Work and Stress
Health care costs are much higher in workers who are stressed or depressed than in others who are not stressed. Nearly half of American workers describe their jobs as very stressful, making job-related stress an important and preventable health hazard.
Several studies are now suggesting that job-related stress is as great a threat to health as smoking or not exercising. Stress impairs concentration, causes sleeplessness, and increases the risk for illness, back problems, accidents, and lost time from work. Work stress can lead to harassment or even violence on the job. At its most extreme, chronic stress places a burden on the heart and circulation that in some cases may be fatal.
Not all work stress is harmful. However, studies suggest the following job-related stressors may increase health risks, particularly in men:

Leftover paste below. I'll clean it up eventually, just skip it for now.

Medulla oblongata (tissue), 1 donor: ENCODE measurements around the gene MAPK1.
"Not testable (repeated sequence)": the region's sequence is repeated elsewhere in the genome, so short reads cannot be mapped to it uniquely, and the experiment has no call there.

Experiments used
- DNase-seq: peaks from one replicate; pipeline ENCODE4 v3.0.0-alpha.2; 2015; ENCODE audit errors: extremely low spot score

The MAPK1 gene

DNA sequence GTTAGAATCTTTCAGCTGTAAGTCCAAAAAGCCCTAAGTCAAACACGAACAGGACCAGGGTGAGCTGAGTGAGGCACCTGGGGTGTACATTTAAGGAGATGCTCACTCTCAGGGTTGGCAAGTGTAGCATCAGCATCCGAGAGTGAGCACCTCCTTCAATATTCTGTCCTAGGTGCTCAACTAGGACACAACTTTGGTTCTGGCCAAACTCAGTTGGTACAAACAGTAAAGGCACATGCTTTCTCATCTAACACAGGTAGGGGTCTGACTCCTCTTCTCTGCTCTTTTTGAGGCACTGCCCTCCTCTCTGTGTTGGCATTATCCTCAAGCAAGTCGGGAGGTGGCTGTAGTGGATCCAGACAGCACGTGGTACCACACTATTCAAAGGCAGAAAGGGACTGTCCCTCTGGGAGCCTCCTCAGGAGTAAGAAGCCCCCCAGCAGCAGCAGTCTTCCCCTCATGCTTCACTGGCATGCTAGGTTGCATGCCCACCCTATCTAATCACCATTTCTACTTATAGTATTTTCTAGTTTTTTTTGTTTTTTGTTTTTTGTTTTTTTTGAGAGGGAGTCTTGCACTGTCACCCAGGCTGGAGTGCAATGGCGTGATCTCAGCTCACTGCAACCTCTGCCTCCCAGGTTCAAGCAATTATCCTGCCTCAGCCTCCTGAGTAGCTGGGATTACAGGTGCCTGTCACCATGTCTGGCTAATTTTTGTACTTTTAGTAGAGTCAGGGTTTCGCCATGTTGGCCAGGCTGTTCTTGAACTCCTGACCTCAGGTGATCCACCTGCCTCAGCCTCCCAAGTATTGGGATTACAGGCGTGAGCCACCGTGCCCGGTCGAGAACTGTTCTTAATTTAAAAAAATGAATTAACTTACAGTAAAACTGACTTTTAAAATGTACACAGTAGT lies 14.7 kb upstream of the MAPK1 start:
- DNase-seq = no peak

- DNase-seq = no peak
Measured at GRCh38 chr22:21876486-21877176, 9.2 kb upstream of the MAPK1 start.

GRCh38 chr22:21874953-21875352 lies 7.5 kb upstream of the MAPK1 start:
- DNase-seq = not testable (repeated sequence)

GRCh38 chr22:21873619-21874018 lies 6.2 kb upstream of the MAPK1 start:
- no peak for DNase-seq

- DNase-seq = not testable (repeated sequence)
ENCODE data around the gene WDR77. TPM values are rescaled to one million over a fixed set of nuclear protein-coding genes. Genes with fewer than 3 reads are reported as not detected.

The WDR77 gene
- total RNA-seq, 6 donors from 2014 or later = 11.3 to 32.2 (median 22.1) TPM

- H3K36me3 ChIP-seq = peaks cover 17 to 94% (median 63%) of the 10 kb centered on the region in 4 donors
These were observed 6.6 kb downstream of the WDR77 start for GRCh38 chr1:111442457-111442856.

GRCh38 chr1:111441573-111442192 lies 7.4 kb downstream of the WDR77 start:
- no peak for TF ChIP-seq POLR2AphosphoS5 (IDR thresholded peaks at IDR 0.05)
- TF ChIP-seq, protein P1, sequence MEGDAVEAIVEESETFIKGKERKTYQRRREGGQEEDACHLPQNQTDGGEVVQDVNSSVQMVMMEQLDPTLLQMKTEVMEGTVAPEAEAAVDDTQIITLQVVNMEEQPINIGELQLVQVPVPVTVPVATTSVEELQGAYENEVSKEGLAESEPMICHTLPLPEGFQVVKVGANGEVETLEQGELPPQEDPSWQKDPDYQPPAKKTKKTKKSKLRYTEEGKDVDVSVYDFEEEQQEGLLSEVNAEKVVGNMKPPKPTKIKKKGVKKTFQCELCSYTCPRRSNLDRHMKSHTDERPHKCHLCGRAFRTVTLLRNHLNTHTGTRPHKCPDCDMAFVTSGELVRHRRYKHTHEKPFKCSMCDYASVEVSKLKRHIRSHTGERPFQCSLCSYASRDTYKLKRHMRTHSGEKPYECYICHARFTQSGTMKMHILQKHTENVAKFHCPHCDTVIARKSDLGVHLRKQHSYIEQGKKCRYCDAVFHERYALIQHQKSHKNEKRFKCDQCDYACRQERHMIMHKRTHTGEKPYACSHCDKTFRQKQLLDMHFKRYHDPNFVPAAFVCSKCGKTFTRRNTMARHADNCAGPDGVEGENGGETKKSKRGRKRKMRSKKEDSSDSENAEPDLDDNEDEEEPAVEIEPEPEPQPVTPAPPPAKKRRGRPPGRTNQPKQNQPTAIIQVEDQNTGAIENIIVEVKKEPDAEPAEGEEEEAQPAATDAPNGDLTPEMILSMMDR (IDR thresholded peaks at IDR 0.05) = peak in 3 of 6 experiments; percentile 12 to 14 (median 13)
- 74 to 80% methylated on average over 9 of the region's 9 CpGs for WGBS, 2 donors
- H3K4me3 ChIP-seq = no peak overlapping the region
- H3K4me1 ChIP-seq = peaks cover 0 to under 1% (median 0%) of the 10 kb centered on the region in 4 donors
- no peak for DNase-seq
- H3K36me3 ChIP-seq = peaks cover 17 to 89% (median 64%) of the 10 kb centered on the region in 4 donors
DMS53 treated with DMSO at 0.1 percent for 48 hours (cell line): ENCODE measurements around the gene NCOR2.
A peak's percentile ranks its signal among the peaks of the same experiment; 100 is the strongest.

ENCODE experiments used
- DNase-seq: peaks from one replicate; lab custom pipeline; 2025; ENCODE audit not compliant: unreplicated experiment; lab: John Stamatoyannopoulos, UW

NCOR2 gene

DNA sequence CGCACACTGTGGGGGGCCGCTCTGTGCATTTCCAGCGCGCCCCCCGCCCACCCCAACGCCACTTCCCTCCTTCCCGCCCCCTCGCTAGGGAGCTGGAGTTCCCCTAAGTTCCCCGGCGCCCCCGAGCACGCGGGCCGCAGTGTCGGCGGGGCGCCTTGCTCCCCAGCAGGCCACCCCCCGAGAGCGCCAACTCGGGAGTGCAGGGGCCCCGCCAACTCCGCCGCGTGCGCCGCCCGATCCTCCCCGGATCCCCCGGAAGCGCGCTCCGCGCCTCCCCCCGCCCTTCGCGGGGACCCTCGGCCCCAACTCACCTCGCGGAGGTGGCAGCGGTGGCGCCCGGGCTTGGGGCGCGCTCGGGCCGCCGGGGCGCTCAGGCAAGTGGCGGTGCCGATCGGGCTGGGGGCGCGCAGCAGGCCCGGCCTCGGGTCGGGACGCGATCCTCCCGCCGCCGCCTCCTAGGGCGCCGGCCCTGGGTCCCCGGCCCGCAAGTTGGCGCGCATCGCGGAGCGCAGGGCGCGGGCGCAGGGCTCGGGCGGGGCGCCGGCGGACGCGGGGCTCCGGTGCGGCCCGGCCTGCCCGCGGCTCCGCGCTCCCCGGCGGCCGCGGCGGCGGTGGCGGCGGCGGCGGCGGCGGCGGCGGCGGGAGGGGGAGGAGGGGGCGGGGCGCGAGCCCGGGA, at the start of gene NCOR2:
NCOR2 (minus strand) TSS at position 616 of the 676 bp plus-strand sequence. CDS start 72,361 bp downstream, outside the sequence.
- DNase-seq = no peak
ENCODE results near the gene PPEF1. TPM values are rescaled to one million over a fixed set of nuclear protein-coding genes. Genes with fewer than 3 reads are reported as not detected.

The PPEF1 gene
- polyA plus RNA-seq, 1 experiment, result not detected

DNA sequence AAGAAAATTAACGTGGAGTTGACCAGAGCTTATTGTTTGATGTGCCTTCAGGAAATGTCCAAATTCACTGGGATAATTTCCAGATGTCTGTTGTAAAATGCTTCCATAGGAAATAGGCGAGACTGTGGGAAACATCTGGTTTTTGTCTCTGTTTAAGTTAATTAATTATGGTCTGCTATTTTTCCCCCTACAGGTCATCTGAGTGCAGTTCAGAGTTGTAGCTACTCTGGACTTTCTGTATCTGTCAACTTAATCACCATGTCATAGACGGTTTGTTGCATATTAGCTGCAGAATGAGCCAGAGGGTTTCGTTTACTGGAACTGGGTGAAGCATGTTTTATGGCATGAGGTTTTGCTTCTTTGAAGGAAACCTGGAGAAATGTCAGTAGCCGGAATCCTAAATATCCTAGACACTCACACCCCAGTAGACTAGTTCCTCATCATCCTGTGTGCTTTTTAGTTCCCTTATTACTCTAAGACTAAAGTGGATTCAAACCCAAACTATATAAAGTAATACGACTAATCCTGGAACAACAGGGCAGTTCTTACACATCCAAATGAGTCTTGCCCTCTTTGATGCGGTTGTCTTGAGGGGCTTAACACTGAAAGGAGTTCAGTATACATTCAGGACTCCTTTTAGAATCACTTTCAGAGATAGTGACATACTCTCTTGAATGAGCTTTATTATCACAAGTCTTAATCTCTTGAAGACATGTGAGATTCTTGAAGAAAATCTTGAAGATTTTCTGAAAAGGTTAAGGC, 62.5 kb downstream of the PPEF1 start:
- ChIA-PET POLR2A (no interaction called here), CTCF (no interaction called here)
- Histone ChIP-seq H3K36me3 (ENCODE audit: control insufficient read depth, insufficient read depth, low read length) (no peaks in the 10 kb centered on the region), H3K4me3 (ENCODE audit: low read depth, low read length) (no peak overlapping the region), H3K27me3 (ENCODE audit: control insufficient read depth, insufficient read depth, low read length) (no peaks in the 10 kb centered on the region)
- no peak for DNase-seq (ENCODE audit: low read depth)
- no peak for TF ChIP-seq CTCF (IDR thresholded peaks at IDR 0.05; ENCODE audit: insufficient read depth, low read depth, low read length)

- Having no say in decisions that affect one's responsibilities
- Unrelenting and unreasonable performance demands
- Lack of effective communication and conflict-resolution methods among workers and employers
- Lack of job security
- Night-shift work, long hours, or both
- Too much time spent away from home and family
- Wages not matching levels of responsibility
Reducing Stress on the Job. Many companies put intense pressure on their employees to behave in ways that increase tension. Yet, there are numerous effective tools and techniques available to reduce stress. Furthermore, treatment for work-related stress has proven benefits for both the employee and employer. Studies show that stress management programs save in workers compensation costs, and may lower employees' blood pressure.
In general, however, few workplaces offer stress management programs, and it is usually up to the employees to find their own ways to reduce stress. Here are some suggestions:
Review Date: 10/14/2010
Reviewed By: Reviewed by: Harvey Simon, MD, Editor-in-Chief, Associate Professor of Medicine, Harvard Medical School; Physician, Massachusetts General Hospital. Also reviewed by David Zieve, MD, MHA, Medical Director, A.D.A.M., Inc.